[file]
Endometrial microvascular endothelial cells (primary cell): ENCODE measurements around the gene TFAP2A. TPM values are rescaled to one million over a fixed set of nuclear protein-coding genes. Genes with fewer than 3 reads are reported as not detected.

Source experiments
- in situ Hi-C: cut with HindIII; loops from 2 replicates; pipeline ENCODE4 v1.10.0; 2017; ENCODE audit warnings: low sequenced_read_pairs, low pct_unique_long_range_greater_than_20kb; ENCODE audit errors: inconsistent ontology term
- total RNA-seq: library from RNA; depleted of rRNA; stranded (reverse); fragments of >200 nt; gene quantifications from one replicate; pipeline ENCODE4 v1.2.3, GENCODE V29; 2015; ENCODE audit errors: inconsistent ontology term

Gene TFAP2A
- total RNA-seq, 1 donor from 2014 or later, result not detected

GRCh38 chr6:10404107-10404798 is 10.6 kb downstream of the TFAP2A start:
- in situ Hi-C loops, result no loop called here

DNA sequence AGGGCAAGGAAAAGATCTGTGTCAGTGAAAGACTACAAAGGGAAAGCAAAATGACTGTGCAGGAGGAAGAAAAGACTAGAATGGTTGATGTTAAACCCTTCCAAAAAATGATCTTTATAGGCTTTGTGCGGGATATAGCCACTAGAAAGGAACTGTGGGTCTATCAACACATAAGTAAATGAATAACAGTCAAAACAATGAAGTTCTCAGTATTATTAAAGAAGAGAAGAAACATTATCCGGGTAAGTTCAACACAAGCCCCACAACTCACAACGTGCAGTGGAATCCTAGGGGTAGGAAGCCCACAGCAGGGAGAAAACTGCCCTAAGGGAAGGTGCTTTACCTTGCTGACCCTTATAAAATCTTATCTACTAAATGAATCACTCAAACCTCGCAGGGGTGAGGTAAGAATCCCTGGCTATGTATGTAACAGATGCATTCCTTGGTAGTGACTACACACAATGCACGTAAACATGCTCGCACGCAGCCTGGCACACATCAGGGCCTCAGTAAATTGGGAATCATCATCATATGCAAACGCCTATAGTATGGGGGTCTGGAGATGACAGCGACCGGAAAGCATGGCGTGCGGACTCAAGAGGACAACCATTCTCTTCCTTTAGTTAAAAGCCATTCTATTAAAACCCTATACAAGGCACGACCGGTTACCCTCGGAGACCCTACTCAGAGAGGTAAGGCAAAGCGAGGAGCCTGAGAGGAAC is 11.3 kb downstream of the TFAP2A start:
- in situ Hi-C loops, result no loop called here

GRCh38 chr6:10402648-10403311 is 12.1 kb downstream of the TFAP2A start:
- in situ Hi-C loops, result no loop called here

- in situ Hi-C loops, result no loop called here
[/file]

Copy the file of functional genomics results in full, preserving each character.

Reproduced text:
Endometrial microvascular endothelial cells (primary cell): ENCODE measurements around the gene TFAP2A. TPM values are rescaled to one million over a fixed set of nuclear protein-coding genes. Genes with fewer than 3 reads are reported as not detected.

Source experiments
- in situ Hi-C: cut with HindIII; loops from 2 replicates; pipeline ENCODE4 v1.10.0; 2017; ENCODE audit warnings: low sequenced_read_pairs, low pct_unique_long_range_greater_than_20kb; ENCODE audit errors: inconsistent ontology term
- total RNA-seq: library from RNA; depleted of rRNA; stranded (reverse); fragments of >200 nt; gene quantifications from one replicate; pipeline ENCODE4 v1.2.3, GENCODE V29; 2015; ENCODE audit errors: inconsistent ontology term

Gene TFAP2A
- total RNA-seq, 1 donor from 2014 or later, result not detected

GRCh38 chr6:10404107-10404798 is 10.6 kb downstream of the TFAP2A start:
- in situ Hi-C loops, result no loop called here

DNA sequence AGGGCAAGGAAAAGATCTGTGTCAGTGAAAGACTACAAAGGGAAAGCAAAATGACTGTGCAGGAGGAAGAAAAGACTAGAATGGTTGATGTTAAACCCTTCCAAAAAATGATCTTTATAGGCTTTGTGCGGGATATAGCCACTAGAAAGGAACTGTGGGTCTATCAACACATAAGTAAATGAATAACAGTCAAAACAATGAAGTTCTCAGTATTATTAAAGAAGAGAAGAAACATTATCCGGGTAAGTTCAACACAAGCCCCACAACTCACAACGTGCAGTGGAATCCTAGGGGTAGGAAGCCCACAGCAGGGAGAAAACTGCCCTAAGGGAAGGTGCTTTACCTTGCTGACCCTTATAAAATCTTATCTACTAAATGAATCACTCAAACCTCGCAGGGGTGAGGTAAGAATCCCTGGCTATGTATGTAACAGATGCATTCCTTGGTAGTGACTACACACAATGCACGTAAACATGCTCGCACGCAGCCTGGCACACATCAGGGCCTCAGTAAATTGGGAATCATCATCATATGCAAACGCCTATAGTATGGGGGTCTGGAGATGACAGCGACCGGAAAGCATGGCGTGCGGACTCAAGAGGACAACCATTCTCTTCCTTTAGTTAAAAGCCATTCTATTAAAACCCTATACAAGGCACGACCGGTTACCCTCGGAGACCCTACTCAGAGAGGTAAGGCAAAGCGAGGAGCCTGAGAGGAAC is 11.3 kb downstream of the TFAP2A start:
- in situ Hi-C loops, result no loop called here

GRCh38 chr6:10402648-10403311 is 12.1 kb downstream of the TFAP2A start:
- in situ Hi-C loops, result no loop called here

- in situ Hi-C loops, result no loop called here